|Publication number||US6589266 B2|
|Application number||US 09/908,318|
|Publication date||Jul 8, 2003|
|Filing date||Jul 18, 2001|
|Priority date||Aug 10, 1999|
|Also published as||CA2378977A1, CA2378977C, DE60021896D1, DE60021896T2, EP1207810A1, EP1207810B1, US6273901, US20010039432, WO2001010342A1|
|Publication number||09908318, 908318, US 6589266 B2, US 6589266B2, US-B2-6589266, US6589266 B2, US6589266B2|
|Inventors||Forrest D. Whitcher, Alan Kaganov, Sally C. Thornton|
|Original Assignee||Scimed Life Systems, Inc.|
|Export Citation||BiBTeX, EndNote, RefMan|
|Patent Citations (98), Non-Patent Citations (18), Referenced by (86), Classifications (13), Legal Events (5)|
|External Links: USPTO, USPTO Assignment, Espacenet|
This application is a continuation of co-pending application Ser. No. 09/371,305 filed on Aug. 10, 1999, now U.S. Pat. No. 6,273,901, which is incorporated herein by reference in its entirety.
The present invention generally pertains to intravascular devices. In particular, the present invention pertains to intravascular thrombosis filters.
Pulmonary embolism is a recognized medical emergency, and is often caused by venous thrombosis. Physiological conditions such as venous intima damage, blood flow retention, and coagulation abnormalities are often the cause of venous thrombosis. Recognized treatments for venous thrombosis include anti-coagulant medication therapy, thrombolytic therapy, thrombectomy, and inferior vena cava thrombosis filtering or blocking procedures.
When an inferior vena cava thrombosis filtering or blocking procedure is selected, it can be performed using either a laparotomy procedure, or by percutaneously inserting a thrombosis filter. A laparotomy procedure is a surgical procedure performed under general anesthesia. Because it is necessary to discontinue anti-coagulant therapy prior to surgery, this procedure, itself, is susceptible to thrombosis formation.
The second option is to intravenously insert a thrombosis filter into the vascular system. In particular, the thrombosis filter is mounted into the inferior vena cava in order to prevent large emboli from passing to the lungs. Since this procedure requires only a local anesthetic, percutaneous filter insertion is recognized as an effecateous procedure. Thrombosis filters, however, become encapsulated to the vein wall through neointimal hyperplasia. Neointimal hyperplasia is the subsequent increase in endothelial cell production caused by the irritation of the lining membrane of the blood vessel. Neointima grows from the inner wall of the blood vessel, around the thrombosis filter and its anchors. This process can occur within two or three weeks after implantation, rendering many thrombosis filters unremovable by a single percutaneous process without significant vessel trauma.
The present invention comprises a thrombosis filter having various surface treatments. In each preferred embodiment of the thrombosis filter of the present invention, the filter includes a body element, a plurality of struts, and a surface treatment.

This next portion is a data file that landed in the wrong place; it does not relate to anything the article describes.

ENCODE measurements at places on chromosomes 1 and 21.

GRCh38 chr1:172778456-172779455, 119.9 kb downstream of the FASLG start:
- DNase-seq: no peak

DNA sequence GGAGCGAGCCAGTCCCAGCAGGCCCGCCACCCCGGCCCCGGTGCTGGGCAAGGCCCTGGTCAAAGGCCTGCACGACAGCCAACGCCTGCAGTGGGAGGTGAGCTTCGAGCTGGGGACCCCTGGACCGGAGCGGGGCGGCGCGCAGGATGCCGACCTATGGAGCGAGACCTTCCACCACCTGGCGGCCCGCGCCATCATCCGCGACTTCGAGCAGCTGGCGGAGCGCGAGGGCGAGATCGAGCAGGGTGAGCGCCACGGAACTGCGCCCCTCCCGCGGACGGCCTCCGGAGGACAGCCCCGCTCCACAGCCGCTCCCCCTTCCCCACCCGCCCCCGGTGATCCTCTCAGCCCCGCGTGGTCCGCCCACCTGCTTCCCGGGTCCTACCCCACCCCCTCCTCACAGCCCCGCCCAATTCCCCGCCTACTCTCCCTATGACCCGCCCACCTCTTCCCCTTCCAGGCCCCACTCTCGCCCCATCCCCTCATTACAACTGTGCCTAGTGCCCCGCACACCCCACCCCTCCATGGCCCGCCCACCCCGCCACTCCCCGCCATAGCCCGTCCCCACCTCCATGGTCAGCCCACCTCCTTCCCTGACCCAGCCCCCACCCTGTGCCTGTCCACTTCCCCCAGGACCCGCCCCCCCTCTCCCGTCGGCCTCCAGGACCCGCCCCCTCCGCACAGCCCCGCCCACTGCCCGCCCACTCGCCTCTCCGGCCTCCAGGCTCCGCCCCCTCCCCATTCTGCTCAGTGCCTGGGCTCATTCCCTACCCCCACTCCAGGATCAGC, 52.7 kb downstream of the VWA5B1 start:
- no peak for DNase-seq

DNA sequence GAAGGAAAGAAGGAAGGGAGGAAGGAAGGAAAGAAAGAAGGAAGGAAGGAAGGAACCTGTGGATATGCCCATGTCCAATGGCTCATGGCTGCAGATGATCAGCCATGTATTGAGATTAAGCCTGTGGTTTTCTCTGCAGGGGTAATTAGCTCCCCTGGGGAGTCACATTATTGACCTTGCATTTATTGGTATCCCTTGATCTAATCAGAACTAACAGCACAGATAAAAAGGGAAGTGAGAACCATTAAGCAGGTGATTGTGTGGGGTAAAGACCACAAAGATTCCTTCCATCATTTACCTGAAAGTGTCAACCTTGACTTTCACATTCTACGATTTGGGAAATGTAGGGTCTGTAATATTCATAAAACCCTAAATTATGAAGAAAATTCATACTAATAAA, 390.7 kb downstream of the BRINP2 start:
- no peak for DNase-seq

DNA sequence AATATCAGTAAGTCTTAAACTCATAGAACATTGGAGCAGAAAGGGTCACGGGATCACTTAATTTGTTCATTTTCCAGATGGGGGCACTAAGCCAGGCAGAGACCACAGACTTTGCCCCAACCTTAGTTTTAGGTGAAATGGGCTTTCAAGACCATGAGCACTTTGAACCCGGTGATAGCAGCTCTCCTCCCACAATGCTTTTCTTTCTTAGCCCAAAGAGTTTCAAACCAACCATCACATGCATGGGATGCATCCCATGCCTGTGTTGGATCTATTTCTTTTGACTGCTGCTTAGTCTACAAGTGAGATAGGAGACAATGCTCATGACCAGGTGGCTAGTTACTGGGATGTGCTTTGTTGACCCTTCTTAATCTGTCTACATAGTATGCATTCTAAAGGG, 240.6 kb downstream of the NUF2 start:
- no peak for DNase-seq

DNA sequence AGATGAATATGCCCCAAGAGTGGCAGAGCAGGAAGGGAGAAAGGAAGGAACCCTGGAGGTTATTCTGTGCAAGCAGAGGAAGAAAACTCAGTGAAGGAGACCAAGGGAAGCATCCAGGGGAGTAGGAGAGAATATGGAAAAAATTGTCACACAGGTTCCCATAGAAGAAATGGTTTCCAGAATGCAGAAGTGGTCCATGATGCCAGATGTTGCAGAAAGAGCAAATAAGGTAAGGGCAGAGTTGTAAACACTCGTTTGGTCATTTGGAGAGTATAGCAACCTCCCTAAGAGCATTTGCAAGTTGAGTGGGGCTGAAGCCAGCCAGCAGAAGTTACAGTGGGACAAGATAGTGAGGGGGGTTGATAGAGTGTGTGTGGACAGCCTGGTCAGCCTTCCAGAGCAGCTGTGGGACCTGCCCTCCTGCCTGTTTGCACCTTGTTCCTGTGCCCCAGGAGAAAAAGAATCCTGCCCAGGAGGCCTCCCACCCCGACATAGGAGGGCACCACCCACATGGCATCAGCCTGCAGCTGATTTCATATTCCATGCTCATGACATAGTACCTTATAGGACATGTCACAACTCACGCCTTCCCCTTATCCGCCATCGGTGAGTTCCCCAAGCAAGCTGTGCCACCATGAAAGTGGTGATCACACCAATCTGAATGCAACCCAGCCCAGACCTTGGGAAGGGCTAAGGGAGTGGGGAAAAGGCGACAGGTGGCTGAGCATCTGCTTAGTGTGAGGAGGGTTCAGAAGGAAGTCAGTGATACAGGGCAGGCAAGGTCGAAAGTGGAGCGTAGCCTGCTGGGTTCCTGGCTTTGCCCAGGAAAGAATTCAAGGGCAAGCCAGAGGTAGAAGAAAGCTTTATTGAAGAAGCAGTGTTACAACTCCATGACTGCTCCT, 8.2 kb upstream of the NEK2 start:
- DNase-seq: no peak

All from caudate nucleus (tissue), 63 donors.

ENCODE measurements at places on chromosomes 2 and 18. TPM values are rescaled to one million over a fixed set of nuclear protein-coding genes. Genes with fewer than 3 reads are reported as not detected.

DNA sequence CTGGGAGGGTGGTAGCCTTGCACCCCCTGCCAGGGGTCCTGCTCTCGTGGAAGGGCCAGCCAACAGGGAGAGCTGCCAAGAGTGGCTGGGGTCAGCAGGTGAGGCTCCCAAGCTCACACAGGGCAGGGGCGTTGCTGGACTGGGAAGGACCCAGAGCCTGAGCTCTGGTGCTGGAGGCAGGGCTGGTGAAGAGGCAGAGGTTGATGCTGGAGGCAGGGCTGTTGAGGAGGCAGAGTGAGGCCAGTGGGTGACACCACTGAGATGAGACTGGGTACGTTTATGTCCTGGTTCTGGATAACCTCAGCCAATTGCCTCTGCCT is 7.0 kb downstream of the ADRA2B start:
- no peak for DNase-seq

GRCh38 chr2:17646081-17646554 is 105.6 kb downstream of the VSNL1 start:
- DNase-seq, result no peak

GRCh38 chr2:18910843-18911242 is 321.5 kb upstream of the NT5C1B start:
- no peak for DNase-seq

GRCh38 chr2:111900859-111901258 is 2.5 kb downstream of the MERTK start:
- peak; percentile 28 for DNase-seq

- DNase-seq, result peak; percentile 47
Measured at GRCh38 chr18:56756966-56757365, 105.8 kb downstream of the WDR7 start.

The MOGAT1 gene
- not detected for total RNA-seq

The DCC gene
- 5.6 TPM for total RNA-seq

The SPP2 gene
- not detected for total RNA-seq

The body element serves as the support structure to which the plurality of struts are attached. Generally, the struts are attached to the body element and extend longitudinally and radially therefrom forming a generally conical structure. The struts, themselves, are shaped and spaced apart in a manner which allows them to prevent emboli from passing into the lungs via the circulatory system when in use in a vessel lumen. Each individual strut has both a joining end and a free end. The joining end of the strut is secured to the body element. The free end of the strut, however, extends away from the body element and bears against the inner wall of the blood vessel. Vessel-engaging tips of various designs may be placed on the free end of a strut in order to facilitate the strut's engagement with the blood vessel wall. The combination of the body element with its plurality of struts radiating therefrom brace the thrombosis filter against the inner wall of the blood vessel within the blood vessel lumen.
A surface treatment is applied to at least a portion of the thrombosis filter in order to regulate neointimal growth around the thrombosis filter and its anchor elements. Inhibiting the neointimal growth allows for the removal of the thrombosis filter with reduced retrieval forces and limited damage to the vessel wall. The surface treatment in preferred embodiments constitutes, in part, an anti-proliferative or an anti-angiogenesis drug.
In one embodiment, the drug is an anti-angiogenesis agent. Anti-angiogenesis agents are substances which have the ability to impede the local proliferation of blood vessels, thereby blocking the necessary “food supply” of the growing endothelial cell mass. This anti-angiogenesis drug may be coated directly upon portions of the thrombosis filter, itself, through a dipping or spraying process, or the drug may be incorporated into a polymeric material as a carrier which regulates the rate of drug release to the vessel wall.